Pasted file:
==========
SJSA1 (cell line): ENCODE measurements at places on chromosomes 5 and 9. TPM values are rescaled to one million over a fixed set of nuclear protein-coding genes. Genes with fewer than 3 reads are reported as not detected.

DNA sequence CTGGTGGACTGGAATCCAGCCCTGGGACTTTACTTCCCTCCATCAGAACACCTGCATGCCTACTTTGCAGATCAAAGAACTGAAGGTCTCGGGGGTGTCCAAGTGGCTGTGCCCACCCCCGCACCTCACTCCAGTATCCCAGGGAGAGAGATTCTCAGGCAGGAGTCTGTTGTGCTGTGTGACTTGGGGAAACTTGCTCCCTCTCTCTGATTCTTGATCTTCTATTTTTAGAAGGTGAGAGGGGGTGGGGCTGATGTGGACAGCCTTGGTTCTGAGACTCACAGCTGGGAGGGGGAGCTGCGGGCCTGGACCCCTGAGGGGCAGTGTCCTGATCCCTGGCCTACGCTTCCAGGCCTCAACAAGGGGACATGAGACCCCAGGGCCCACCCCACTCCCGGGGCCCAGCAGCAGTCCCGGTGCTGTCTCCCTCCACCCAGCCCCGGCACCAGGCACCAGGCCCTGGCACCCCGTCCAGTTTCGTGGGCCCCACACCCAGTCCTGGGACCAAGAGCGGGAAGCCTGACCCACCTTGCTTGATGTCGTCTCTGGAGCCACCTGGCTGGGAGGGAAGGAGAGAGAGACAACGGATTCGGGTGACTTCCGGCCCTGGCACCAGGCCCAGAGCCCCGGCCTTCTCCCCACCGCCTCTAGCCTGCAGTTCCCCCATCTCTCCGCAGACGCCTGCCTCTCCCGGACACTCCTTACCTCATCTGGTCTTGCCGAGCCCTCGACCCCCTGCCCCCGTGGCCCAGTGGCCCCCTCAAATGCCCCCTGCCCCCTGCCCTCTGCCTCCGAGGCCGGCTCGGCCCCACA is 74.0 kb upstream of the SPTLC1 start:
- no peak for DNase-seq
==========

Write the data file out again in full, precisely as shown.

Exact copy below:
SJSA1 (cell line): ENCODE measurements at places on chromosomes 5 and 9. TPM values are rescaled to one million over a fixed set of nuclear protein-coding genes. Genes with fewer than 3 reads are reported as not detected.

DNA sequence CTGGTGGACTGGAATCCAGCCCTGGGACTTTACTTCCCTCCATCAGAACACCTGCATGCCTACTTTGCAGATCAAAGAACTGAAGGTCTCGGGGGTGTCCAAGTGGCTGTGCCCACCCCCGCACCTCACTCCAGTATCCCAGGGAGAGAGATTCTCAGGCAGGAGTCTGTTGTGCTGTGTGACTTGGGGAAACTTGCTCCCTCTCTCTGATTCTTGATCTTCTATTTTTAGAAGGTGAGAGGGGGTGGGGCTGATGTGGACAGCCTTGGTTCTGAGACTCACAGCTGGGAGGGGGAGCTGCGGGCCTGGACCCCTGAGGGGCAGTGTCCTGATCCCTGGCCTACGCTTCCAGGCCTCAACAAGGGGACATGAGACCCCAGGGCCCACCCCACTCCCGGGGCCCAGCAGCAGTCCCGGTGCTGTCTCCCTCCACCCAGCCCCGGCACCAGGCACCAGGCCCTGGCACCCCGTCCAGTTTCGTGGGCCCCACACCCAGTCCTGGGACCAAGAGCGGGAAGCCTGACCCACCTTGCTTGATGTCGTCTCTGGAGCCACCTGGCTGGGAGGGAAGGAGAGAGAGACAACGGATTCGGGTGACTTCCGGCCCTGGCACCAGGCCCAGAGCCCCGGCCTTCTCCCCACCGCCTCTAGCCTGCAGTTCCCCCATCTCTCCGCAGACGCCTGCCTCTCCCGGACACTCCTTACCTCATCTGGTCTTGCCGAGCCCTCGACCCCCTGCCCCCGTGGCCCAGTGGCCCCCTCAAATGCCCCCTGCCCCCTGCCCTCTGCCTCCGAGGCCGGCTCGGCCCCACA is 74.0 kb upstream of the SPTLC1 start:
- no peak for DNase-seq